In 1980, he donated his two gold medals from the 1928 Olympics to the BC Sports Hall of Fame, saying that he wanted them to be seen and remembered. Within weeks they were stolen. It was said at the time that Williams simply shrugged off the loss and no replacements were ever issued.

In later years, Williams grew bitter about his sporting experiences, culminating in being the only living Canadian Olympic gold medalist who refused the federal government's invitation to the 1976 Summer Olympics in Montreal.[11]

In 1979, he was made an Officer of the Order of Canada.[12]

Williams, who never married, stayed with his mother until her death in 1980, at the age of 92.[5] After that, he lived alone and suffered from arthritic pain. A keen collector of guns, Williams shot himself in the head with a gun he had been awarded in 1928 as a prize for his Olympic feat. His suicide was a surprise to everyone and no note was left.[1] He was interred at Masonic Cemetery of British Columbia, Burnaby, Canada.

Awards and Recognition[edit]

A close up of the statue of Williams outside of BC Place stadium in Vancouver.

In 1950, Williams was proclaimed by a Canadian press poll as Canada's greatest track athlete of the first half of the century. They updated that in 1972 to declare him Canada's all-time greatest Olympic athlete.[13]

Percy Williams Junior Public School located in Scarborough, Ontario, was named after Williams.[14]

In 1996, Canada Post released a postage stamp of Percy Williams as part of its "Sporting Heroes" series.[15]

Outside the BC Sports Hall of Fame at BC Place is a life-sized statue of Williams, crouched in a sprinter's stance.[16]

References[edit]

  1. ^ a b Samuel Hawley, I Just Ran: Percy Williams, World's Fastest Human (Ronsdale Press, 2011), p. 272.
  2. ^ Samuel Hawley. "Percy Williams: Childhood". samuelhawley.com. Archived from the original on 14 June 2018. Retrieved 10 September 2017.
  3. ^ "Volume 22: St Johns WESLEYAN METHODIST: George Street Church Baptisms 1882-1891". ngb.chebucto.org/. Archived from the original on 5 June 2017. Retrieved 11 September 2017.
  4. ^ a b Percy Williams Archived 2018-09-17 at the Wayback Machine. Sports-Reference.com
  5. ^ a b c d e Geoff D'Auria (4 August 2012). "Vancouver's Forgotten Track Star". TheTyee.ca. Archived from the original on 7 August 2012. Retrieved 6 August 2012.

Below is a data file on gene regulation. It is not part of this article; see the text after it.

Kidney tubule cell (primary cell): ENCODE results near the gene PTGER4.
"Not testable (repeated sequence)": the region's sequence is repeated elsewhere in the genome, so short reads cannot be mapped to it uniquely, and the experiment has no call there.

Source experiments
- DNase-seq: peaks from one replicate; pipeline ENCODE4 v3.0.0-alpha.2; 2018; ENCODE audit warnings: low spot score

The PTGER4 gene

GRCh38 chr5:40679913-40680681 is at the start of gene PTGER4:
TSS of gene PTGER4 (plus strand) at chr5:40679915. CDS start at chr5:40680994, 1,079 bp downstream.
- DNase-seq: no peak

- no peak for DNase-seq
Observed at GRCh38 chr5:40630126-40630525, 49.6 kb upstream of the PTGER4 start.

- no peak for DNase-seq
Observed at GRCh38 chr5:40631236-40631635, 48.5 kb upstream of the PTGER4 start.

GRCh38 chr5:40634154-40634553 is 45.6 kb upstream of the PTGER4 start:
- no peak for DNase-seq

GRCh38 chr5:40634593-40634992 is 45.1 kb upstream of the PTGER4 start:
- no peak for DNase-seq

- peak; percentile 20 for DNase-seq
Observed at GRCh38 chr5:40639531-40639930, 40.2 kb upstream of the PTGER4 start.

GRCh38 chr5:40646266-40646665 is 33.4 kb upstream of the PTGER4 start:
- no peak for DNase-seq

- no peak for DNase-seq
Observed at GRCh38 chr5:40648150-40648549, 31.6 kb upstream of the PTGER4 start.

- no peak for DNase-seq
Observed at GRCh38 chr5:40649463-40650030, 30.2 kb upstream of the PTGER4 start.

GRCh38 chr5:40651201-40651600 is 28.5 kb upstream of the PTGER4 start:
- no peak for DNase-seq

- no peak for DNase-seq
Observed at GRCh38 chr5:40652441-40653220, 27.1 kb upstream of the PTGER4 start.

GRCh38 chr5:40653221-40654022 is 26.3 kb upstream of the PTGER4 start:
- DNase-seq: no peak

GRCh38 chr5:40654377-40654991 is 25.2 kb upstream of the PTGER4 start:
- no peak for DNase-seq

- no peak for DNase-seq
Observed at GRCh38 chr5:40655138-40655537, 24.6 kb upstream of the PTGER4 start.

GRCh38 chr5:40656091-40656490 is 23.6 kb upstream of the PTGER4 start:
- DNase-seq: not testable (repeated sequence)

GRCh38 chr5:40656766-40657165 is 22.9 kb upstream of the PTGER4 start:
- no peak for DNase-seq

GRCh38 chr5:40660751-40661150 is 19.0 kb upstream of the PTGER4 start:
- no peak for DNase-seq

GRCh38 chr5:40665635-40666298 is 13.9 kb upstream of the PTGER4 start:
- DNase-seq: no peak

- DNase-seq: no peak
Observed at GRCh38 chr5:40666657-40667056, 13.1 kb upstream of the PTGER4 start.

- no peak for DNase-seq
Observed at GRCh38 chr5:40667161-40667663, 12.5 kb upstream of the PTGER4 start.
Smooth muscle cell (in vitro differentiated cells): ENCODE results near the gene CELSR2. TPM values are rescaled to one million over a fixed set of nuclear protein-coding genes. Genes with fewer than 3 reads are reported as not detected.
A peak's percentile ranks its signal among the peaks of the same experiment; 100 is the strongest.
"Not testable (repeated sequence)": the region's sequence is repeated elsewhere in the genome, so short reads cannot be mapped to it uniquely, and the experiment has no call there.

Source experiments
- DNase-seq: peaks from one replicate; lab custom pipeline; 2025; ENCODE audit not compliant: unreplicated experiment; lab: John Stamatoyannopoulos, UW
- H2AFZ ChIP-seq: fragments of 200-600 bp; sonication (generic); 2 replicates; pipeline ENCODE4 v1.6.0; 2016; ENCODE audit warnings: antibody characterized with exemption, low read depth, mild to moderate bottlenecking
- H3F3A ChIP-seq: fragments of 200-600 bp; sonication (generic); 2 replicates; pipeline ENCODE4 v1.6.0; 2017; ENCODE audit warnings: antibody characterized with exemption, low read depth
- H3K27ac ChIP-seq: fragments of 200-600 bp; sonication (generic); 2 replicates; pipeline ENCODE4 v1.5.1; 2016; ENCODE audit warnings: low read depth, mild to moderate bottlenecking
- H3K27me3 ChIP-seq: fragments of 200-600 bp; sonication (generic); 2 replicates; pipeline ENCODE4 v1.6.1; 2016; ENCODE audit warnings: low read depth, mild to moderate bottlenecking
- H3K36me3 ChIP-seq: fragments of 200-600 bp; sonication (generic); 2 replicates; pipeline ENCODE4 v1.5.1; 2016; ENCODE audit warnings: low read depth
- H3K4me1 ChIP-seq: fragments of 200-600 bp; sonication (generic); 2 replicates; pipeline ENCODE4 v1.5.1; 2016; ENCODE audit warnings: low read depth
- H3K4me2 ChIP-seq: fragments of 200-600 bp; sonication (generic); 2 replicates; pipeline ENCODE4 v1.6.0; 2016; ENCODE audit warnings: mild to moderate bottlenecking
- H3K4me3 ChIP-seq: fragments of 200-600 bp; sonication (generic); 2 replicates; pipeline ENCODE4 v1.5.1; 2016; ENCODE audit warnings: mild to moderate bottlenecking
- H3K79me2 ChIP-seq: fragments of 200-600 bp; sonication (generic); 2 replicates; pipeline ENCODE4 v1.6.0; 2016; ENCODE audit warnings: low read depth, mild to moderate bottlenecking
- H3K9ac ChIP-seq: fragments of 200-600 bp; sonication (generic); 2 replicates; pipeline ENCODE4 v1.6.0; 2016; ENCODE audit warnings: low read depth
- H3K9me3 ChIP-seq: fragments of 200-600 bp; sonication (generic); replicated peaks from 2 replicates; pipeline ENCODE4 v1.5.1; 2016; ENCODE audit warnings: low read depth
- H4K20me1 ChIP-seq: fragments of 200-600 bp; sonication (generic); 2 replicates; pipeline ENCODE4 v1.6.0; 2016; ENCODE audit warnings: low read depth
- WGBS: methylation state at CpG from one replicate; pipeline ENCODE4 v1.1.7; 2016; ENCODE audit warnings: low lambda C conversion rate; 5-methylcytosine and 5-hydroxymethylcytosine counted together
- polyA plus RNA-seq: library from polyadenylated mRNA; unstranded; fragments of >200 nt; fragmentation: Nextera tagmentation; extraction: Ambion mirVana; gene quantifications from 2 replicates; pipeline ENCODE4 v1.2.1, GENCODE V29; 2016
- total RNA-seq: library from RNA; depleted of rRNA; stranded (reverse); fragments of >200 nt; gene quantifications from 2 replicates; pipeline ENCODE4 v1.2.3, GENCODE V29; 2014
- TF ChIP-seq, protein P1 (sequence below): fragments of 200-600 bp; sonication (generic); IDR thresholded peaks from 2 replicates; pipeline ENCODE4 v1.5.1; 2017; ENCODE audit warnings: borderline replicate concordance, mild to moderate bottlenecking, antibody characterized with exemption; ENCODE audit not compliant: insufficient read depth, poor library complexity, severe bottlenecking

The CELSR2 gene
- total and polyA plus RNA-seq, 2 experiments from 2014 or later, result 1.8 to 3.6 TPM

6. ^ "Athletics at the 1928 Amsterdam Summer Games:Men's 100 metres". sports-reference.com. Archived from the original on 12 July 2018. Retrieved 3 August 2018.
  7. ^ "Athletics at the 1928 Amsterdam Summer Games:Men's 200 metres". sports-reference.com. Archived from the original on 29 June 2018. Retrieved 3 August 2018.
  8. ^ John Mackie (27 April 2017). "Canada 150: Percy Williams, the world's fastest man". Vancouversun.com. Archived from the original on 3 August 2018. Retrieved 2 August 2018.
  9. ^ Jamie Bradburn (21 July 2015). "The British Empire Games of 1930". Torontoist.com. Archived from the original on 31 August 2017. Retrieved 30 August 2017.
  10. ^ a b Samuel Hawley. "Percy Williams: Later Life and Today". samuelhawley.com. Archived from the original on 19 June 2018. Retrieved 2 August 2018.
  11. ^ Nick Mason (26 September 2000). "Yesteray's anti-heroes". theguardian.com. Archived from the original on 4 September 2018. Retrieved 3 September 2018.
  12. ^ Percy A. Williams Archived 2016-03-04 at the Wayback Machine, Order of Canada
  13. ^ Edward S. Sears (23 June 2015). Running Through the Ages, 2d ed. McFarland. pp. 154–. ISBN 978-1-4766-2086-2.
  14. ^ "Archived copy". Archived from the original on 2017-08-24. Retrieved 2017-08-24.CS1 maint: archived copy as title (link)
  15. ^ "OTD: Percy Williams born in Vancouver". canadianstampnews.com. 19 May 2018. Archived from the original on 4 August 2018. Retrieved 3 August 2018.
  16. ^ Rebecca Bollwitt (31 July 2012). "Vancouver History: Percy Williams". miss604.com. Archived from the original on 3 August 2018. Retrieved 3 August 2018.

External links and further reading[edit]